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Why police didn’t respond to noise complaints before Lowe shooting

Posted at 5:52 PM, Sep 27, 2021
and last updated 2021-09-27 20:13:19-04

SALT LAKE CITY — As loved ones reflect on the life Aaron Lowe lived, many wonder if his death could have been prevented had police responded sooner.

Lowe, 21, was shot and killed early Sunday morning outside a party in the Sugar House neighborhood.

"Aaron was the type of kid we'd want to have as our son. I’ve been teaching for 22 years and Aaron is one of the best students we've had in a long time,” said Ryan Burke, his former high school teacher.

Ryan Burke, who taught Aaron theater at West Mesquite High School, says the community is absolutely devastated to lose Aaron Lowe and Ty Jordan in less than a year.

Both took a theater class, and both made a big impact.

WATCH: Aaron Lowe’s mom describes son as ‘good kid’ who was ‘in the wrong place at the wrong time’

Now, questions are pointing to the timeline of calls made the night of the shooting.

“Noise complaints are something that we’ve always responded to," said Brent Weisberg, a spokesperson for the Salt Lake City Police Department.

Weisberg says they received six phone calls about noise complaints on Saturday night around 10:30 p.m.

Still, police did not show up, as they were responding to higher priority calls.

“As they can respond to those noise complaints, they do. But our number one focus is on those in-progress emergencies,” said Weisberg.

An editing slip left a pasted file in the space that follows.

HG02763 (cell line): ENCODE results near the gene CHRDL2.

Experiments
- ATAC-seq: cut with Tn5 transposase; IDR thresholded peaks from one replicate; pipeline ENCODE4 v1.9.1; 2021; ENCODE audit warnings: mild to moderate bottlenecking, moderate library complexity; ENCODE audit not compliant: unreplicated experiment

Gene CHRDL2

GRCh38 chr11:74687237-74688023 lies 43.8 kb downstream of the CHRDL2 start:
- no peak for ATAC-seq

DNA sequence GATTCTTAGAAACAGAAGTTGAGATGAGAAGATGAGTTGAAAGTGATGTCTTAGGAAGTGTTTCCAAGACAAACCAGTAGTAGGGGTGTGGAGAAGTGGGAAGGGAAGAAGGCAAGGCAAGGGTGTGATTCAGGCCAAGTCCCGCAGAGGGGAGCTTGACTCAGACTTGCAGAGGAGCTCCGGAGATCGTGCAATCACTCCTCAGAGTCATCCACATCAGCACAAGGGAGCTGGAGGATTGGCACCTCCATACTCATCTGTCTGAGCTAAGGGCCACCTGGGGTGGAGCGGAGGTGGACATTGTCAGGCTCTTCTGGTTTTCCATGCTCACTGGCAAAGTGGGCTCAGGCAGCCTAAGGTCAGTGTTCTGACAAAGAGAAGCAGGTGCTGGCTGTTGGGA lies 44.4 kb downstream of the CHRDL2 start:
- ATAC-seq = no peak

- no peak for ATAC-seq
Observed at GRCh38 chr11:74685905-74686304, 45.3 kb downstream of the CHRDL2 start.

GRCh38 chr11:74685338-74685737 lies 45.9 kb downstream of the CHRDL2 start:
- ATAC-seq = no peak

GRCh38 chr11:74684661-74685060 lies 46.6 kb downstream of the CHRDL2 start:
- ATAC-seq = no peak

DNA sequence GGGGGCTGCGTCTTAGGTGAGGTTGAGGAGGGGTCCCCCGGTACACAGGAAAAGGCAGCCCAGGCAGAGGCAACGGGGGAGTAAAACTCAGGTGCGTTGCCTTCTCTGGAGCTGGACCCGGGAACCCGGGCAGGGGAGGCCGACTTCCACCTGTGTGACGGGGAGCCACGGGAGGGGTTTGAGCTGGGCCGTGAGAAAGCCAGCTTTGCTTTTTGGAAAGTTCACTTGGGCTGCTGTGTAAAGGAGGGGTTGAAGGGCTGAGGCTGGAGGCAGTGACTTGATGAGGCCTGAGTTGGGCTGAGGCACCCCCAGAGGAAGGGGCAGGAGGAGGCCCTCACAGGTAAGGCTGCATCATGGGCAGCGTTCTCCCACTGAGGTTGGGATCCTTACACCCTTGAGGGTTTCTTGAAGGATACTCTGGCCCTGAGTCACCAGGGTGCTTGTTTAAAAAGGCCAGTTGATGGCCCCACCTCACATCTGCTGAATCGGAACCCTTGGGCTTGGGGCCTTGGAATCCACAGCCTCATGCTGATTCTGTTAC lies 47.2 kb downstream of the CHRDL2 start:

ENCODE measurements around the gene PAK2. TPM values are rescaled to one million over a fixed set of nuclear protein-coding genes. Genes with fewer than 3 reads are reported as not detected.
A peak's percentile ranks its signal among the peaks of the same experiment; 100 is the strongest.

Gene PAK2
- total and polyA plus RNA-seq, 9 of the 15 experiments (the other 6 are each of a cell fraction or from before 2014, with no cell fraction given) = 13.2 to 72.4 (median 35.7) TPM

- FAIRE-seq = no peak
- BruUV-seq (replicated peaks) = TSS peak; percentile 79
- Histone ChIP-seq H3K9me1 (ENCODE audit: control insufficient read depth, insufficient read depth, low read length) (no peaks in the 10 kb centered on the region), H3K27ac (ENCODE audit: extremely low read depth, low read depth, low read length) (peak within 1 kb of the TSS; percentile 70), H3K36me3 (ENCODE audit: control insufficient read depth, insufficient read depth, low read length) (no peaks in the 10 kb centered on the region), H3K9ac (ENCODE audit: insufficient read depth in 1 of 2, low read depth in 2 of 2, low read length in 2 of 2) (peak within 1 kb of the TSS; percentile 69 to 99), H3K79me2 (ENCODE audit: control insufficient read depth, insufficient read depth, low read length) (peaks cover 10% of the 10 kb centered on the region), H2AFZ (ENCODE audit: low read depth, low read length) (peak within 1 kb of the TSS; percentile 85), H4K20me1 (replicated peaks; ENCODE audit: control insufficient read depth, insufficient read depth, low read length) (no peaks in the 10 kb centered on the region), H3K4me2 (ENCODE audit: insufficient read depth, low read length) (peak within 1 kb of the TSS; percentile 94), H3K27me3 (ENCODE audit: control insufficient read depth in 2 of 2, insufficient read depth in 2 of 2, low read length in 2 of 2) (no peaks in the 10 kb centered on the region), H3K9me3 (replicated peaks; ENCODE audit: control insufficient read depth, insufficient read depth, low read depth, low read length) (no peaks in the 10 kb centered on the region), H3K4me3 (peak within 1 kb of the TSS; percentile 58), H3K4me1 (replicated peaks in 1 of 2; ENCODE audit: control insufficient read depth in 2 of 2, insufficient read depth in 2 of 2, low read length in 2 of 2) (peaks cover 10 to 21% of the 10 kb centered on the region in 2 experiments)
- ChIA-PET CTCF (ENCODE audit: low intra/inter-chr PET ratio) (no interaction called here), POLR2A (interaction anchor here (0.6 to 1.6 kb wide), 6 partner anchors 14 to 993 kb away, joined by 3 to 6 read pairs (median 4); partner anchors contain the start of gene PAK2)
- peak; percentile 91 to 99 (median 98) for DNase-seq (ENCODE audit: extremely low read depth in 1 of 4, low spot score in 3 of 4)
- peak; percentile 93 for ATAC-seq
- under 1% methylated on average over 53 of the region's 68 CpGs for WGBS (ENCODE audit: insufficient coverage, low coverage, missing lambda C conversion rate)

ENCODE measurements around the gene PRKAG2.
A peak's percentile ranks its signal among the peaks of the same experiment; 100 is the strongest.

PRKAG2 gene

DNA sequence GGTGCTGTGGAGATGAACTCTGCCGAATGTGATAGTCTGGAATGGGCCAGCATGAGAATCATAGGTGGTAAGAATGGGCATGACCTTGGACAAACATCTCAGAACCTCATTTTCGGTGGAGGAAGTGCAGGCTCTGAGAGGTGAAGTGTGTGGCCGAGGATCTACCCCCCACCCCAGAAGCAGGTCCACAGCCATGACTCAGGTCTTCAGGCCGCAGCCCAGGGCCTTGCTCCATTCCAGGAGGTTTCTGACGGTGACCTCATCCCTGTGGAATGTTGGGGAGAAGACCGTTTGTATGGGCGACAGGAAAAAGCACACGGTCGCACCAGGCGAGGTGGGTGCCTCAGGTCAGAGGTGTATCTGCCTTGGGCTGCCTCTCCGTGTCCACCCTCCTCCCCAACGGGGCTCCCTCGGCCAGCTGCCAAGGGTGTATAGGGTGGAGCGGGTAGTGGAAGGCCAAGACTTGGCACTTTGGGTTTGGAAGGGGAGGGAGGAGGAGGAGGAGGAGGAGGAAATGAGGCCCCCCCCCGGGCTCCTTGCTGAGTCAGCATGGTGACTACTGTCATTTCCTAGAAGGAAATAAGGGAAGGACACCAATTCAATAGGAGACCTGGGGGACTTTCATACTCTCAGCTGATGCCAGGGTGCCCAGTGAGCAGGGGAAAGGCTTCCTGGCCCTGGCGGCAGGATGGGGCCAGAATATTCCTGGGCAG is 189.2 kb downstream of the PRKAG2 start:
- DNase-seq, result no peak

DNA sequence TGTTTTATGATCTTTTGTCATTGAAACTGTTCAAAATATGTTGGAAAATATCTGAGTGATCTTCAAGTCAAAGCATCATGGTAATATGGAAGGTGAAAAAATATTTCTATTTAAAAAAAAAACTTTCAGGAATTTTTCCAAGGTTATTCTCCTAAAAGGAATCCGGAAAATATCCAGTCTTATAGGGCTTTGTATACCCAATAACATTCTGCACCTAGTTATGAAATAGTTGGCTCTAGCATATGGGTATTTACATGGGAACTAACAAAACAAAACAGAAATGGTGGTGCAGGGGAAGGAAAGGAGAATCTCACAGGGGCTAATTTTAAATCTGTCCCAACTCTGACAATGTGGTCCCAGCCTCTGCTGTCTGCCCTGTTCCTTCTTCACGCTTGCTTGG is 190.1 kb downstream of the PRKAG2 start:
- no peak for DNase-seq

Several hours later, police showed up, but only after it got violent.

READ: Witness describes fatal SLC shooting of Lowe, wishes police arrived sooner

Police confirm at least one officer was on scene once the weapons call was made and before the call of the gunshots. However, they were staged nearby, waiting for backup.

“The second that this noise complaint elevated to a fight with a weapon, it was immediately dispatched. It was elevated to an in-progress emergency,” said Weisberg.

In the past, police have had dedicated patrol to focus on noise complaints. These are usually overtime shifts.

However, this year, due to funding challenges, they did not activate those patrols.

Still, police say those are only used during the summer months, so it would have not made a difference in this incident.

Right now, there are 51 vacancies in the department. There are 518 officers, and they are authorized to staff a total of 569.

This is an improvement from back in May, when the department was short nearly 80 officers.

Police say they are on the higher end when it comes to officer vacancies, but they have at least 20 officers in field training at the moment.